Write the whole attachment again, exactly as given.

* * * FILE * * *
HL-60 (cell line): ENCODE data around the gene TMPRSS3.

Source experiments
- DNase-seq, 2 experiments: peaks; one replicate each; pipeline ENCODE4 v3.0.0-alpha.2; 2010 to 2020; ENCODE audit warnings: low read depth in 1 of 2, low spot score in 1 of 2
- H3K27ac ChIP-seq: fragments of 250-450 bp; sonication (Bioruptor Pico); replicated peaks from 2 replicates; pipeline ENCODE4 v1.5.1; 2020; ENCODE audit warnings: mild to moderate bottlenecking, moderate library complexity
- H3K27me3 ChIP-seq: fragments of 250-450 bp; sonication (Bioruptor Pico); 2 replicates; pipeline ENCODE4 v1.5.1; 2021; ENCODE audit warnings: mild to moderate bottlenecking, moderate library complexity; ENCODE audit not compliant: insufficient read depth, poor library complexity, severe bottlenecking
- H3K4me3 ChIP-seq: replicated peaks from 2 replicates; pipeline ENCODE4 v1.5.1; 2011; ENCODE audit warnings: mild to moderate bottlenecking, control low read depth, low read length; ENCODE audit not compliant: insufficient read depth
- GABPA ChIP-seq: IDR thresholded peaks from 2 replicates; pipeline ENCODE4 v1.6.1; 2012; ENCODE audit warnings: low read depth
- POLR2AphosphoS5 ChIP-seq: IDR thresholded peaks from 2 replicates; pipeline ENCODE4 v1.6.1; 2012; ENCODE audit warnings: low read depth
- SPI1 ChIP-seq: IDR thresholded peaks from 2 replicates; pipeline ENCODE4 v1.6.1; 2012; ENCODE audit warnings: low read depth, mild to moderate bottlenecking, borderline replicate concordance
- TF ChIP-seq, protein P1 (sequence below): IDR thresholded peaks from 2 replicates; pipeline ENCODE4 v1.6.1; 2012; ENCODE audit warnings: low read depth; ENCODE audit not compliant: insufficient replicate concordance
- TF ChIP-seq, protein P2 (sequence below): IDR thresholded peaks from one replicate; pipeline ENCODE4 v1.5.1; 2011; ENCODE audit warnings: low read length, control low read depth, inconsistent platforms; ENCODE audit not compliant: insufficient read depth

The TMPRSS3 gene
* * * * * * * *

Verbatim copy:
HL-60 (cell line): ENCODE data around the gene TMPRSS3.

Source experiments
- DNase-seq, 2 experiments: peaks; one replicate each; pipeline ENCODE4 v3.0.0-alpha.2; 2010 to 2020; ENCODE audit warnings: low read depth in 1 of 2, low spot score in 1 of 2
- H3K27ac ChIP-seq: fragments of 250-450 bp; sonication (Bioruptor Pico); replicated peaks from 2 replicates; pipeline ENCODE4 v1.5.1; 2020; ENCODE audit warnings: mild to moderate bottlenecking, moderate library complexity
- H3K27me3 ChIP-seq: fragments of 250-450 bp; sonication (Bioruptor Pico); 2 replicates; pipeline ENCODE4 v1.5.1; 2021; ENCODE audit warnings: mild to moderate bottlenecking, moderate library complexity; ENCODE audit not compliant: insufficient read depth, poor library complexity, severe bottlenecking
- H3K4me3 ChIP-seq: replicated peaks from 2 replicates; pipeline ENCODE4 v1.5.1; 2011; ENCODE audit warnings: mild to moderate bottlenecking, control low read depth, low read length; ENCODE audit not compliant: insufficient read depth
- GABPA ChIP-seq: IDR thresholded peaks from 2 replicates; pipeline ENCODE4 v1.6.1; 2012; ENCODE audit warnings: low read depth
- POLR2AphosphoS5 ChIP-seq: IDR thresholded peaks from 2 replicates; pipeline ENCODE4 v1.6.1; 2012; ENCODE audit warnings: low read depth
- SPI1 ChIP-seq: IDR thresholded peaks from 2 replicates; pipeline ENCODE4 v1.6.1; 2012; ENCODE audit warnings: low read depth, mild to moderate bottlenecking, borderline replicate concordance
- TF ChIP-seq, protein P1 (sequence below): IDR thresholded peaks from 2 replicates; pipeline ENCODE4 v1.6.1; 2012; ENCODE audit warnings: low read depth; ENCODE audit not compliant: insufficient replicate concordance
- TF ChIP-seq, protein P2 (sequence below): IDR thresholded peaks from one replicate; pipeline ENCODE4 v1.5.1; 2011; ENCODE audit warnings: low read length, control low read depth, inconsistent platforms; ENCODE audit not compliant: insufficient read depth

The TMPRSS3 gene